I think my heaviest food bag was about 14 pounds coming out of Hot Springs, NC. By this time my appetite was in full swing and I think I had 5.5-6 days of food? After a few months your appetite goes back down a bit so the food bag got a little lighter; plus I was more conscious of the weight I was eating because it's really difficult mentally to hike out of town with a monsterously heavy pack (and it's always uphill out of town). I've read that a good estimate is 2 pounds of food per day, but I think that's a pretty generous estimate. You can get away with less than that, as long as you pack out food that's light but high in calories. Honey buns weight just a few ounces and the ones with icing have like, 700 calories. Peanut butter is kind of heavy but it's loaded with calories and as I mentioned earlier is a great filler.

Okay, now money. Not including gear, I would estimate I spent about $5,000 on the trail. But keep in mind all the zeros I took and the hotels I stayed in...if you stay in hostels or just stop in town instead of staying, you can go way cheaper. Food in town is another big expense; you want to eat as much real food as you can while you have the chance. And, let's face it, who has the willpower to eat a pack of pop tarts for breakfast in town when there's a McDonald's right down the street? Obviously you will spend money resupplying in town, but if you're on a tight budget just be mindful of what luxuries you can and can't afford. And always carry some cash because up north (Vermont, New Hampshire, Maine), you may have to pay to camp somewhere (this is crappy and can sometimes be avoided, but often pretty inconveniently).

I used Carhartt brand coolmax crew socks the whole way and I loved them. I found them at a bargain store for like $4 a pair and stocked up. They were thin but tough and I didn't get my first hole until New Hampshire I think. I did not wear sock liners; I didn't find them necessary and the extra bulk and weight would have been a hassle. I only got two or three blisters the whole way anyway. I saw a few people wearing Injinji toe sock liners and they said they really helped with blisters. I never used them but I heard a lot of people praise Darn Tough socks. Smartwools didn't hold up to the abuse.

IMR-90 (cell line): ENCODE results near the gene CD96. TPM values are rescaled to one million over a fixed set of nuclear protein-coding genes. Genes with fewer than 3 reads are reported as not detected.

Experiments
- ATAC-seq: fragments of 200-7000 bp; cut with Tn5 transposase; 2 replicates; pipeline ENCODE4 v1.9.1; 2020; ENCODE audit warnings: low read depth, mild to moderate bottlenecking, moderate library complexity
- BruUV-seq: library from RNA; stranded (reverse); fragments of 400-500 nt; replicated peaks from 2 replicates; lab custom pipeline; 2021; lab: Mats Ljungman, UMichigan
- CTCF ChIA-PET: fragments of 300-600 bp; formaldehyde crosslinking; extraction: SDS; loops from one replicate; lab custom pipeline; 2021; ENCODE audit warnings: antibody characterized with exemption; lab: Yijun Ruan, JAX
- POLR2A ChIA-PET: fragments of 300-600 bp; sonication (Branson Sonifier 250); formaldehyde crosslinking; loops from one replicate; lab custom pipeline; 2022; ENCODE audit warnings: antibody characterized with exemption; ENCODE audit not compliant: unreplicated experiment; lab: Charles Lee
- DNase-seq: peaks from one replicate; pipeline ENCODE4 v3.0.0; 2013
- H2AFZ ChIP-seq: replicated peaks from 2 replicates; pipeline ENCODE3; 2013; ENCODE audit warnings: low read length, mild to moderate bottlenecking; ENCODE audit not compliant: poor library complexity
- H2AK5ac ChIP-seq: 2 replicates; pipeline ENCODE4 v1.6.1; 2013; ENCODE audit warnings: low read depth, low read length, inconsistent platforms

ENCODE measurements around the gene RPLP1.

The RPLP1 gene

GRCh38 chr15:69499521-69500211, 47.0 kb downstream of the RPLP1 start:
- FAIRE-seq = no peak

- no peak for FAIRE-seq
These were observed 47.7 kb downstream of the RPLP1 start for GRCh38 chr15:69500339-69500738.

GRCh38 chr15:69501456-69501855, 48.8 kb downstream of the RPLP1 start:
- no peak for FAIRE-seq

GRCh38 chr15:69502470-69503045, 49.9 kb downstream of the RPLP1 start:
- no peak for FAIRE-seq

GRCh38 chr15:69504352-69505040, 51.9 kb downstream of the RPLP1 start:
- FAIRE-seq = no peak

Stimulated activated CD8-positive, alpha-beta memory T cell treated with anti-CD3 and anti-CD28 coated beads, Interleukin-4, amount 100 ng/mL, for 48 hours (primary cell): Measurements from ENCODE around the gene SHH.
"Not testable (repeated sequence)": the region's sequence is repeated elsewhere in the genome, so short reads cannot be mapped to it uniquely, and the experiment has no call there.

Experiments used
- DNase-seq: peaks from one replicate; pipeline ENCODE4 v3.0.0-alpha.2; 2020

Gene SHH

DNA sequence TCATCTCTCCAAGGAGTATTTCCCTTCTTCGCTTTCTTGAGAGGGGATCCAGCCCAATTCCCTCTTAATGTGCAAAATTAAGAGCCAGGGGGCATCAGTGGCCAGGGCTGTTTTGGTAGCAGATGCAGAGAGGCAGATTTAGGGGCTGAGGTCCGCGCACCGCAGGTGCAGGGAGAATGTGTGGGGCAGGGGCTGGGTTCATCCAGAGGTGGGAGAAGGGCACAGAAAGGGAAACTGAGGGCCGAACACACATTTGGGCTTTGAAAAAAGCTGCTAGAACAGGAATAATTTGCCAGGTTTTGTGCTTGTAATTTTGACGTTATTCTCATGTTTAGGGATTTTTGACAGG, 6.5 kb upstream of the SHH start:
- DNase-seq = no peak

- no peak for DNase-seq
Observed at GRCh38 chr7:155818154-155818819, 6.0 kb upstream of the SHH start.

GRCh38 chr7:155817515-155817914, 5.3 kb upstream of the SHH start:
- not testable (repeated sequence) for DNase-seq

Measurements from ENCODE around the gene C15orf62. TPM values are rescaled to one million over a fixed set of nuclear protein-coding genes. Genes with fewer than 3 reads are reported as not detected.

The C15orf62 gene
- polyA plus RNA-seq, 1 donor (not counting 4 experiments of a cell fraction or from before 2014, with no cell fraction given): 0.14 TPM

Someone asked about hiking in the snow. I had waterproof boots in the beginning and I liked them. When it did snow, I was glad I had them at first, but my feet still ended up cold and wet; I think the boots just delayed it a bit. I would have been in the same situation in trail shoes. In a light rain boots will keep your feet dry but at some point they are going to get wet and they are going to take forever to dry out. It doesn't matter what kind of shoes you wear; your feet will get wet. When the weather got warmer I was having trouble with my feet sweating inside my boots all the time, and the skin was rubbed raw from never drying out. That's when I switched to trail shoes that breathed a little better. I wore these the rest of the way and there wasn't really ever a time I wished I'd had my boots back. Again, your feet are going to get wet no matter what; waterproof boots just might delay it a few hours. Oh, and waterproof shoes STINK, because they don't breathe at all. Waterproof breathability does not exist.

Honestly, I don't know what my base weight was. I would estimate it to be in the low twenties. My winter base weight was probably no more than two pounds heavier than my summer. I carried a pretty average-weight pack so you could definitely go much lighter, but I was comfortable.

I think I covered everything; if anyone has any more questions, feel free to ask!

Saturday, November 5, 2011

2,181 miles, 211 days, and 4,670 photos condensed into 4 minutes!

Before I started my trip I said that when I was finished, I was going to make a slideshow of my pictures and I was going to use this song. I finished. I made a slide show. I used the song. Here it is.